Memphis is well known for its cultural contributions to the identity of the American South. Many renowned musicians grew up in and around Memphis and moved to Chicago and other areas from the Mississippi Delta, carrying their music with them to influence other cities and listeners over radio airwaves.
Former and current Memphis residents include musicians Elvis Presley, Jerry Lee Lewis, Muddy Waters, Carl Perkins, Johnny Cash, Robert Johnson, W. C. Handy, Bobby Whitlock, B.B. King, Howlin' Wolf, Isaac Hayes, Booker T. Jones, Eric Gales, Al Green, Alex Chilton, Justin Timberlake, Three 6 Mafia, the Sylvers, Jay Reatard, Zach Myers, and Aretha Franklin.
The International Harvester Company manufacturing plant opened in 1947 and closed in 1985. The plant made cotton harvesting equipment and Farm Tillage equipment. It once had 1,000 employees.
CBI Nuclear Company operated in Memphis for more than 20 years. Chicago Bridge & Iron Company, CBI, and General Electric built large nuclear reactor pressure vessels and other large structures in Memphis.
On December 23, 1988, a tanker truck hauling liquefied propane crashed at the I-40/I-240 interchange in Midtown and exploded, starting multiple vehicle and structural fires. Nine people were killed and ten were injured. It was one of Tennessee's deadliest motor vehicle accidents and eventually led to the reconstruction of the interchange where it occurred.
Schering-Plough Corporation became defunct in 2009. It is now a subsidiary of Merck & Co. Abe Plough founded Plough, Incorporated in Memphis in 1908. In 1971, the Schering Corporation merged with Plough, Inc.
On June 2, 2021, the remains of Confederate General and Ku Klux Klan leader Nathan Bedford Forrest were removed from a Memphis park.
On January 7, 2023, after a routine traffic stop, five African American police officers brutally beat a 29-year-old African American man, Tyre Nichols. Nichols died from his injuries in the hospital three days later. Officer body cam footage and local surveillance cameras captured the altercations, which were described as "heinous" and showed "a total lack of regard for human life", according to Memphis police chief Cerelyn "CJ" Davis. The officers were fired and charged with second-degree murder, aggravated kidnapping, and other crimes. The relatively rapid dismissal and prosecution of the offending officers were favorably perceived by Nichols's family, and Davis called it a "blueprint" for future incidents of police brutality nationwide. The incident also resulted in the disbanding of the city's "SCORPION" unit, which had been mandated with directly combating the most violent crimes in the city. All the officers charged with involvement in Nichols's death were members of the unit.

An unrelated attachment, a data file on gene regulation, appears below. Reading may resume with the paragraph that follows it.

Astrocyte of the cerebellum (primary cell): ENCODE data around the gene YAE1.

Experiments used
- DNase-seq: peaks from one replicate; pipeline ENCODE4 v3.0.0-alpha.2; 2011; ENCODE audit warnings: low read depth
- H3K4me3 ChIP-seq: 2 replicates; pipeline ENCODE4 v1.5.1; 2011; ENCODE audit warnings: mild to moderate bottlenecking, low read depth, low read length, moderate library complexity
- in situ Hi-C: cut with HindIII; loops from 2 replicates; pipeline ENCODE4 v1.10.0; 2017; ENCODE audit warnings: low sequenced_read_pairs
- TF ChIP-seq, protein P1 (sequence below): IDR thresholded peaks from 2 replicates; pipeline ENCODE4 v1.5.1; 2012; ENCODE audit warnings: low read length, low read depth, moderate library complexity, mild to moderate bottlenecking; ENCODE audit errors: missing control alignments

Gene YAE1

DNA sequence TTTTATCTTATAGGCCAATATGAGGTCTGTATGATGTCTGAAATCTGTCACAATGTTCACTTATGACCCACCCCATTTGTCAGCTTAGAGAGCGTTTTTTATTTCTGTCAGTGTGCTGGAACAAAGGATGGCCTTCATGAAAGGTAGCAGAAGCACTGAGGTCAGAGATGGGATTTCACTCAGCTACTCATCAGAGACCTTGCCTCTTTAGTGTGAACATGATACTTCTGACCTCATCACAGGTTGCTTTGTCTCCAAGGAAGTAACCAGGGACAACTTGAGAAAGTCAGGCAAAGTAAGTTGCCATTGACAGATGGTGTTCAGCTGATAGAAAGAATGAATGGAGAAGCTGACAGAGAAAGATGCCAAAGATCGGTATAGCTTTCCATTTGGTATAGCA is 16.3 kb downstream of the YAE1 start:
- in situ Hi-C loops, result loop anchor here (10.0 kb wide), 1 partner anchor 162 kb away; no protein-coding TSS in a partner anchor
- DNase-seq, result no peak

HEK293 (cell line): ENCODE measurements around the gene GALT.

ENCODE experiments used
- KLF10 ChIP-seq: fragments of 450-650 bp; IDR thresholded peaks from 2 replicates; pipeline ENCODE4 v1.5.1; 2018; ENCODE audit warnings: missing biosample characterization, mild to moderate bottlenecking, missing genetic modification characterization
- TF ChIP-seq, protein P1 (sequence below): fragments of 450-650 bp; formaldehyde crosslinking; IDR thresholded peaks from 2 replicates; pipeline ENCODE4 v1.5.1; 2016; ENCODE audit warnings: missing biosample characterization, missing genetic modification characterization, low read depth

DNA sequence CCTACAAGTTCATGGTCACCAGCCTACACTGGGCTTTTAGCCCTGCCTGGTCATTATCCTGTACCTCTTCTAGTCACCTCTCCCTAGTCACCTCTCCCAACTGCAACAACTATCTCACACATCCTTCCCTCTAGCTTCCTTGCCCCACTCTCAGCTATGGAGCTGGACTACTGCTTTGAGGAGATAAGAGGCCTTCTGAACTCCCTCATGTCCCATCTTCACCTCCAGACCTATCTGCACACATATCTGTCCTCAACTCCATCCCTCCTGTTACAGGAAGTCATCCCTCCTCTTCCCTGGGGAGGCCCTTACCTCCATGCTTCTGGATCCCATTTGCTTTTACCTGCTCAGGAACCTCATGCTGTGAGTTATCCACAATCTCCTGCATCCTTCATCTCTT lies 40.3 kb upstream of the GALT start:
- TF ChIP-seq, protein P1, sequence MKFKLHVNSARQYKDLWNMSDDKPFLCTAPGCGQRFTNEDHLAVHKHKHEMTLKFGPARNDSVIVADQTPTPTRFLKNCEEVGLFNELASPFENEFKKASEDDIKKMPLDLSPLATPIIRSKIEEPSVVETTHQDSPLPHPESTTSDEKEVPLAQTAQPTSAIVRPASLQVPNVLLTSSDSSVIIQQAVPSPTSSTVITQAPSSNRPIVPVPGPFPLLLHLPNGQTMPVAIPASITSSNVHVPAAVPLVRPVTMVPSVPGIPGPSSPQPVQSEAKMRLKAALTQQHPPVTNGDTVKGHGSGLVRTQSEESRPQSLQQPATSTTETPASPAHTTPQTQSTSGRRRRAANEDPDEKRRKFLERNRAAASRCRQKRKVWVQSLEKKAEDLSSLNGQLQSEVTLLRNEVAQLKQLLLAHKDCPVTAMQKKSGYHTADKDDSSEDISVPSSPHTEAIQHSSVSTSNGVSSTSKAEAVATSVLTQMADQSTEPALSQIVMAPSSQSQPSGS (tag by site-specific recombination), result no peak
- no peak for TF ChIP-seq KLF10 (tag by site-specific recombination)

Interstate 40, Interstate 55, Interstate 22, Interstate 240, Interstate 269, and State Route 385 are the main expressways in the Memphis area. Interstates 40 and 55 cross the Mississippi River at Memphis from the state of Arkansas. Interstate 69 is a proposed interstate that, upon completion, would connect Memphis to Canada and Mexico.
I-40 is a coast-to-coast freeway that connects Memphis to Nashville and on to North Carolina to the east, and Little Rock, Arkansas, Oklahoma City, and the Greater Los Angeles Area to the west. I-55 connects Memphis to St. Louis and Chicago to the north, and Jackson, Mississippi and New Orleans to the south. I-240 is the inner beltway which serves areas including Downtown, Midtown, South Memphis, Memphis International Airport, East Memphis, and North Memphis. I-269 is the larger, outer interstate loop immediately serving the suburbs of Millington, Eads, Arlington, Collierville, and Hernando, Mississippi. It was completed in 2018.
Interstate 22 connects Memphis with Birmingham, Alabama, via northern Mississippi (including Tupelo) and northwestern Alabama. While technically not entering the city of Memphis proper, I-22 ends at I-269 in Byhalia, Mississippi, connecting it to the rest of the Memphis interstate system.
Interstate 69 is proposed to follow I-55 and I-240 through the city of Memphis. Once completed, I-69 will link Memphis with Port Huron, Michigan via Indianapolis, Indiana, and Brownsville, Texas via Shreveport, Louisiana and Houston, Texas.
A new spur, Interstate 555, also serves the Memphis metro area connecting it to Jonesboro, Arkansas.
Other important federal highways though Memphis include the east–west U.S. Route 70, U.S. Route 64, and U.S. Route 72; and the north–south U.S. Route 51 and U.S. Route 61. The former is the historic highway north to Chicago via Cairo, Illinois, while the latter roughly parallels the Mississippi River for most of its course and crosses the Mississippi Delta region to the south, with the Delta also legendary for Blues music.